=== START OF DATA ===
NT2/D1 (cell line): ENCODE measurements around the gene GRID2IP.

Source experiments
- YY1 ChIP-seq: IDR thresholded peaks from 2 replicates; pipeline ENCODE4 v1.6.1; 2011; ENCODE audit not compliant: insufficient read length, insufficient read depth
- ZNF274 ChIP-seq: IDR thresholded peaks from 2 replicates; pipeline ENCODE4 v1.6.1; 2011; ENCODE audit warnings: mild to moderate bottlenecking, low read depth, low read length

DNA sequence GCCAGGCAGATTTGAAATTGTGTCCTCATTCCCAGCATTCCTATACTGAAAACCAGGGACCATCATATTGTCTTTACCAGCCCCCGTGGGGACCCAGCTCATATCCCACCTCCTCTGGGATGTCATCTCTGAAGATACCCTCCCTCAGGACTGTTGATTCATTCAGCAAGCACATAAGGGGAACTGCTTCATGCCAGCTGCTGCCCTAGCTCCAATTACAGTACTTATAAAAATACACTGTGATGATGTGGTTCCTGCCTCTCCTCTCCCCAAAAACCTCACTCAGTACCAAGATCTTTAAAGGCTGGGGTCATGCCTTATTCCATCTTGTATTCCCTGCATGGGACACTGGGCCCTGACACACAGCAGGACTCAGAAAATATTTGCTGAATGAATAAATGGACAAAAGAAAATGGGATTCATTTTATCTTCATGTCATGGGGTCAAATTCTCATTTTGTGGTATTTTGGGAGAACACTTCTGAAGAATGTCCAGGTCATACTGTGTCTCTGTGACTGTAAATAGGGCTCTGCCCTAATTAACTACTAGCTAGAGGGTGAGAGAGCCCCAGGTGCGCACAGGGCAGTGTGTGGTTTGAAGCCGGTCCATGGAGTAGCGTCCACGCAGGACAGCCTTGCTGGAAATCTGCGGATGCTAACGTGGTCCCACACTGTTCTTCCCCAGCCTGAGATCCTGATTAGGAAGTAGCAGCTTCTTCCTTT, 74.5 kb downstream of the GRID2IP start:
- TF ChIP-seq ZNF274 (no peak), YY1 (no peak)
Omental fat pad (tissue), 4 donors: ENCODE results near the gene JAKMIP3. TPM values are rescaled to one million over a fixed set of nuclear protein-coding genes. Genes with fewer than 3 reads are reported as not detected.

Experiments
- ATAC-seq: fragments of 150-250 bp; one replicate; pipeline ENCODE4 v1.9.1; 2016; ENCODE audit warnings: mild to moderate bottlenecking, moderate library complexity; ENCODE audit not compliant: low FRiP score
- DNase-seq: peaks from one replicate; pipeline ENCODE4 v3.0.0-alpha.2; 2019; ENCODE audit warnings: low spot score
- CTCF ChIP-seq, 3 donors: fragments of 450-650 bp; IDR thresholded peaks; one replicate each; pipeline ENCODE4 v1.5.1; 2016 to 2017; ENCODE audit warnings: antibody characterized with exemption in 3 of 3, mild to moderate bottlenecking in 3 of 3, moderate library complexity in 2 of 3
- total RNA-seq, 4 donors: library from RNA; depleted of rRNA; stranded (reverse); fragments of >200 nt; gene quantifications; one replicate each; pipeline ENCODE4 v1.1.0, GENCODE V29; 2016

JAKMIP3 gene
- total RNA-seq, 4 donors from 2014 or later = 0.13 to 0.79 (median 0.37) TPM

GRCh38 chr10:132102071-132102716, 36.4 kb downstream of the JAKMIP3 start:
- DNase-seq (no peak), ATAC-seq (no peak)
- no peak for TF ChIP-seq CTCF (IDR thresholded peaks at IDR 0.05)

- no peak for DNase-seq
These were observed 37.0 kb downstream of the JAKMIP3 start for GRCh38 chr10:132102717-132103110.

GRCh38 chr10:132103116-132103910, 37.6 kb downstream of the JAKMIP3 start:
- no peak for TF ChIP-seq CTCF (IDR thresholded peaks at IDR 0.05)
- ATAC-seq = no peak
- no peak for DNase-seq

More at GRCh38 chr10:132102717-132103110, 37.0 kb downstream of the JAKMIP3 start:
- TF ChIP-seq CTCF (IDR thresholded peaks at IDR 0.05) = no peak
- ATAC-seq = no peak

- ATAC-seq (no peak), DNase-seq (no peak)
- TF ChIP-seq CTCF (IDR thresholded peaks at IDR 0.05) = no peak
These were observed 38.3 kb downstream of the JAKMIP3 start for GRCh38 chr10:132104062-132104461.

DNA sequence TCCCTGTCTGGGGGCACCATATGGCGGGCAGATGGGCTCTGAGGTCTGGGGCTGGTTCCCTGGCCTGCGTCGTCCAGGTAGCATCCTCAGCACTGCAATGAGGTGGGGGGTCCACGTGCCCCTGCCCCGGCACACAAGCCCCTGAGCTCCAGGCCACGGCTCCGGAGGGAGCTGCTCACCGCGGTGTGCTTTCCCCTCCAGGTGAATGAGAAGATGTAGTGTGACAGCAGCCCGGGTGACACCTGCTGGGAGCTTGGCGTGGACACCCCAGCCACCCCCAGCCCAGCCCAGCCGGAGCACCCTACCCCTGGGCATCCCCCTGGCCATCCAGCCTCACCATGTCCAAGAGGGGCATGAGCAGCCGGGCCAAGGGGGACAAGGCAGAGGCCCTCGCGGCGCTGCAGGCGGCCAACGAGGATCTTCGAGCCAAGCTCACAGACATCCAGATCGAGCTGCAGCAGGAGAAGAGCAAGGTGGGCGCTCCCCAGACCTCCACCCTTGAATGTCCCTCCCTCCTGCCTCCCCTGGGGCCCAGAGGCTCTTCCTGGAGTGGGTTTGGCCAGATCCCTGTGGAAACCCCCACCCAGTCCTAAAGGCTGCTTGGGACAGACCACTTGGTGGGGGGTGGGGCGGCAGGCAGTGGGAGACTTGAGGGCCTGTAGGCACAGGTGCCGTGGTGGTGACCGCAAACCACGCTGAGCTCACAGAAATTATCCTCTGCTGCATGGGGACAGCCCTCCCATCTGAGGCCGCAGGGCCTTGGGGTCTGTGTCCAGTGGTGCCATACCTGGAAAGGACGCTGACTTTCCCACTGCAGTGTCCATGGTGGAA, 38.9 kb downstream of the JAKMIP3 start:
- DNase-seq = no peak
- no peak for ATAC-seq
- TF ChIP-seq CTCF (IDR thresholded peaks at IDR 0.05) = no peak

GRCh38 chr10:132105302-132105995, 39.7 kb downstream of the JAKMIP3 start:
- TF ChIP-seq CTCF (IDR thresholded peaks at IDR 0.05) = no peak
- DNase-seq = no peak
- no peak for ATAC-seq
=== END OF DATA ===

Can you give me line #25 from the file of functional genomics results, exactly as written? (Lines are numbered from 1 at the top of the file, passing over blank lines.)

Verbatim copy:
- TF ChIP-seq CTCF (IDR thresholded peaks at IDR 0.05) = no peak